Camping is a quintessential summer activity, but let's face it; we've gone soft. On my last camping trip, I packed pillows, blankets, a stove, a hammock, books and approximately a month worth of junk food. I brought along a car adaptor so I could blow up our three air mattresses with ease. On the way out the door, my friend asked if she could run back in to grab her straightener. Her. STRAIGHTENER.

Camping in the field is another game entirely. It's not even a game, really. It's challenging, team-building, possibly life-threatening work, but you'll return knowing you fought nature and won. SO much cooler than glamping. Think you're tough enough? Here's how to try it for yourself. (Sort of.)


1. Say goodbye to your lounge chair. 

As the owner of a 7-passenger SUV, I can proudly say that I have used 100% of my available cargo space on a single, five day camping trip. All of it. Camping with friends and family is about fun and convenience, not necessity.

Camping in the field, however, is more like extreme backpacking. Kiss your air mattress, propane heater, bluetooth speakers, and endless snacks goodbye. Creature comforts are out, necessities are in. Imagine you're about to be stranded in the wilderness, alone, and you can only bring what you can carry. Marshmallows, White Claw, and movie projectors probably don't make the cut.

2. Forget relaxing and get to work. 

This probably goes without saying, but day drinking, movie nights, and leisurely hikes aren't exactly the point of being in the field. You're expected to follow a strict schedule; you have a job to do, after all! Your exact duties will likely vary, but sightseeing isn't on the agenda.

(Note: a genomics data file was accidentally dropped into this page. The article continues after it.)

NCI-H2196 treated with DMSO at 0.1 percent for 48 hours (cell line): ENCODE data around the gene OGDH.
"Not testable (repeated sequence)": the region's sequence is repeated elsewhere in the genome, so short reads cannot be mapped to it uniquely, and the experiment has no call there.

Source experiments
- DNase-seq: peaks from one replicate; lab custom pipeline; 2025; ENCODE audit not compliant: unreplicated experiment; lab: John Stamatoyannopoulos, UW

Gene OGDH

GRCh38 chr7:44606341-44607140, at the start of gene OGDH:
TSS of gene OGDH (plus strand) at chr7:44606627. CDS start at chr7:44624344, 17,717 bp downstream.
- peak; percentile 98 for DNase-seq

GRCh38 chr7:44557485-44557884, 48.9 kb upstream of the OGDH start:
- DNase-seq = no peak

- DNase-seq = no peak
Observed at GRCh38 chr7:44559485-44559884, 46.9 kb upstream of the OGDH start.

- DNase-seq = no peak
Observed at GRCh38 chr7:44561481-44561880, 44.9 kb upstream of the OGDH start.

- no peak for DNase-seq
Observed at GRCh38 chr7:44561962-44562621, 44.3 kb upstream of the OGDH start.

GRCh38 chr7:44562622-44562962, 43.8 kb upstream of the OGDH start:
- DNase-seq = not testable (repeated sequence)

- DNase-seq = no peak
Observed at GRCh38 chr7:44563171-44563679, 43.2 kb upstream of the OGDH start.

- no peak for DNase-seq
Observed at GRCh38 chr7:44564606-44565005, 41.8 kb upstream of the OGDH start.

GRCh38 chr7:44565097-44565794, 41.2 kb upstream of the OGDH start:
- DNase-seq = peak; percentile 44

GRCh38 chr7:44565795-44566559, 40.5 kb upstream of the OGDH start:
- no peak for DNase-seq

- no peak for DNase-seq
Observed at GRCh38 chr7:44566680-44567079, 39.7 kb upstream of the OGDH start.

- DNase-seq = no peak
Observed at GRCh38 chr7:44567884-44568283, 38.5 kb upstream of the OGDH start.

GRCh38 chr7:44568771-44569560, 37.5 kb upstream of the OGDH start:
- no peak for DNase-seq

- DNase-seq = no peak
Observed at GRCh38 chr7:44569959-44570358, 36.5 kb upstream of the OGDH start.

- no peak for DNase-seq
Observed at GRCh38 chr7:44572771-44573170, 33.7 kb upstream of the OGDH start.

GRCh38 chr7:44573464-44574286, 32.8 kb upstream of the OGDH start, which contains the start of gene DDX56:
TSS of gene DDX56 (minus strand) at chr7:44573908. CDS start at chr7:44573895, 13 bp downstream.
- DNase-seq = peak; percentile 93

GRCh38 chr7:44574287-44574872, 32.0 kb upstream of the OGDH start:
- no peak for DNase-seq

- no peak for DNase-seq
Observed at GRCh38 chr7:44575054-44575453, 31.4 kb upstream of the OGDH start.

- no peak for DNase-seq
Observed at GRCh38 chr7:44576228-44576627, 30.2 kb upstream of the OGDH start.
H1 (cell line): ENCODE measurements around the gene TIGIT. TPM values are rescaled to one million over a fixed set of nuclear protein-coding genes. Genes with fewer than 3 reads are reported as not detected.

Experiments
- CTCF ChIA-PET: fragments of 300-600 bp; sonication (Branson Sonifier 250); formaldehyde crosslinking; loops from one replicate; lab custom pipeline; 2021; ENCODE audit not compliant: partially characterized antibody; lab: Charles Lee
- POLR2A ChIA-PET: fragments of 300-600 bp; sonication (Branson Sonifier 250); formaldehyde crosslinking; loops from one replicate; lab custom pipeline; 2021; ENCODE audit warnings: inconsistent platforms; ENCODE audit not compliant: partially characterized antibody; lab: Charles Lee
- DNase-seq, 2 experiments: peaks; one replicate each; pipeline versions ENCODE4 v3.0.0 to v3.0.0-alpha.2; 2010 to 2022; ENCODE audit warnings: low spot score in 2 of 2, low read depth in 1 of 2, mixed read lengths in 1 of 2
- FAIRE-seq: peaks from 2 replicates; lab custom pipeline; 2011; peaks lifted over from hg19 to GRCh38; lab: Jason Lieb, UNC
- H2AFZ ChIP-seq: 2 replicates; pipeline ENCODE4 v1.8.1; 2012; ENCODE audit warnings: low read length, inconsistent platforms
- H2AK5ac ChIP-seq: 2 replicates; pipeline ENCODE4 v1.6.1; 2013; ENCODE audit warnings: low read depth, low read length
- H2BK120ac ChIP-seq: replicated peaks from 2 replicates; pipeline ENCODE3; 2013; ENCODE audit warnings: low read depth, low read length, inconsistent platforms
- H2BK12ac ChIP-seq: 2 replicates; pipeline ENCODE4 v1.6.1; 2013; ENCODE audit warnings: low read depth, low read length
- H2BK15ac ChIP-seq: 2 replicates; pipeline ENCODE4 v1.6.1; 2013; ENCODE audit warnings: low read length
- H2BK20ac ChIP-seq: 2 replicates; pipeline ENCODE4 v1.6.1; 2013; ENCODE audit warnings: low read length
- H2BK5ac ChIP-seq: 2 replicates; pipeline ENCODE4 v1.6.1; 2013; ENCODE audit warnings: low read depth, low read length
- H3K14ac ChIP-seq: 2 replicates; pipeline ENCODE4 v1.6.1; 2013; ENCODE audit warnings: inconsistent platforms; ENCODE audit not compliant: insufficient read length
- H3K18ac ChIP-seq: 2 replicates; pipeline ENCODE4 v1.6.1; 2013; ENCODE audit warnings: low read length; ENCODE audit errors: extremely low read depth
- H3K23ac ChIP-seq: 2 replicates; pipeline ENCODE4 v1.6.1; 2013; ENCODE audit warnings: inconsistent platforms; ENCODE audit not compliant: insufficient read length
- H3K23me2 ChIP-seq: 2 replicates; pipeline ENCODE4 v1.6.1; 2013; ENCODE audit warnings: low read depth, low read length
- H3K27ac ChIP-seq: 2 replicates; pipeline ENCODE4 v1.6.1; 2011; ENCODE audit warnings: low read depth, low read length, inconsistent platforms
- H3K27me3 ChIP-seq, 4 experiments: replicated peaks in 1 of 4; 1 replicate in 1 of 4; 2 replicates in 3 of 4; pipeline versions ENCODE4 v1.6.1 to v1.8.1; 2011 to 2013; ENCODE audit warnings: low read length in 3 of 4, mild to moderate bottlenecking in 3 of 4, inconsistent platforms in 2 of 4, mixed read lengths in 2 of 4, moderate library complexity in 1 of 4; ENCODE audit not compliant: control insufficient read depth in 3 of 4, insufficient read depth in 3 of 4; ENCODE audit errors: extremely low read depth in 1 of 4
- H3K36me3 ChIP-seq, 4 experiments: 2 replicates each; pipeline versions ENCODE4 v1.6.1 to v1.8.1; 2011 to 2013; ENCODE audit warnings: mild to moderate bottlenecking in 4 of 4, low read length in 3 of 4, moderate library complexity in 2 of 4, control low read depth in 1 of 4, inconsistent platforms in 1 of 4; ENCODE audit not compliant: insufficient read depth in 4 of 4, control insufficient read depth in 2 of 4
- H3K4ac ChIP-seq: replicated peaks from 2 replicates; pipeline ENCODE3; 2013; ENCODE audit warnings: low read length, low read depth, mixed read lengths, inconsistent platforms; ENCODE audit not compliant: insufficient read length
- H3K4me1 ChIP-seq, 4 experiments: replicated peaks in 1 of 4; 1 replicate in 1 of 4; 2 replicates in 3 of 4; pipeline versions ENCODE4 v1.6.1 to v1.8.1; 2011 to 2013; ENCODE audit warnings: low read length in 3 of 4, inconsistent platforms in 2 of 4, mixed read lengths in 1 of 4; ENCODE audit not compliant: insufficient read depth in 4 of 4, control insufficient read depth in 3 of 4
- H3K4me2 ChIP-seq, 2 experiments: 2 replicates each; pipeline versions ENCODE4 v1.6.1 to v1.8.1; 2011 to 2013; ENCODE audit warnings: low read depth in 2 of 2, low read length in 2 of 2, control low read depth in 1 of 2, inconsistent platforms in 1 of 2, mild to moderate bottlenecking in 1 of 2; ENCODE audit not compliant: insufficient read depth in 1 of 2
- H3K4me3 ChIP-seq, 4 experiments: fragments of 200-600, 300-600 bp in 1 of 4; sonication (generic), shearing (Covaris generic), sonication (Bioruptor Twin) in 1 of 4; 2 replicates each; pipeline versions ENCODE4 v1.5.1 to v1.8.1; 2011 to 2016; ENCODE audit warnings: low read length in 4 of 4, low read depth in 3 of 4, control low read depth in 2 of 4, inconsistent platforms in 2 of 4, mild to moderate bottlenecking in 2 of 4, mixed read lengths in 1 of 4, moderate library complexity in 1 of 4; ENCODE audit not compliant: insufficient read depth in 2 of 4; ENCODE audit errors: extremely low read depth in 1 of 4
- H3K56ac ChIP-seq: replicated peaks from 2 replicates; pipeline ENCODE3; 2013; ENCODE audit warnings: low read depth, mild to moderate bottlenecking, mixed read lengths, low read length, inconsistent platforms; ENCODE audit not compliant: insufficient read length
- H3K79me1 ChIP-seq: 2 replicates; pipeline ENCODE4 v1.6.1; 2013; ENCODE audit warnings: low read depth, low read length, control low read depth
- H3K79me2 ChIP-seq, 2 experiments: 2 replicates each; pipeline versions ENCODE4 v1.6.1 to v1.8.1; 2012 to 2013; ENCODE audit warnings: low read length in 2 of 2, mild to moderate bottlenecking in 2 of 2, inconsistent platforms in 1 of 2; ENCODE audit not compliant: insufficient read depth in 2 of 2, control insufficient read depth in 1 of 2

3. Pick people for practicality, not play. 

Look, it's not personal. Your buddy who starts day drinking right after rolling out of a hammock at noon just won't be able to keep up. Nor will Pinterest camp mom, who shopped for an entire cooler's worth of perishable ingredients to try out the nine different gourmet campfire meals she added to her camping board. By the time she's made a three-course campfire foil brunch and mimosas with fresh-squeezed OJ, the rest of the troops will have left her behind.

Day drinking dude and Pinterest mom are ultra-fun to camp with, but camping in the field isn't about fun. You'll be camping with those who are the most useful to your mission, so you better learn to like them. Even if you're not best buddies, you'll learn to appreciate their unique skills.

4. Expect the unexpected.

If a sudden rainstorm hits during a family camping trip, you can stuff all your junk in the car and book it to the closest Motel 6. Or maybe a nice hotel with a hot tub and room service. You've got options. When you're a soldier, your only option is to find the driest patch of land, build a shelter with what you have, and wait it out. If there's a dust storm, your options aren't much better. You just have to deal with it, basically, and hope you don't come across a demonic-looking camel spider. Shudder.

5. Prep your survival skills. They’re not just for show. 

Who here has watched Bear Grylls eating bugs and drinking reindeer blood from the couch? Just me? As it turns out, Bear Grylls actually served in the British Army reserves from 1994–1997. He was trained in desert and winter warfare, unarmed combat, climbing, parachuting, explosives, and (duh!) survival. His training actually gave him much of the knowledge he needed for his more well-known career as a survivalist and TV persona. While you probably won't have to resort to drinking animal blood at your cozy family campground with running water, bathrooms, and fire pits, crazy survival skills like that are actually useful in the field. While one hopes you never need them, it's best to have them in case you do! And if you don't, you can retire and go into reality TV.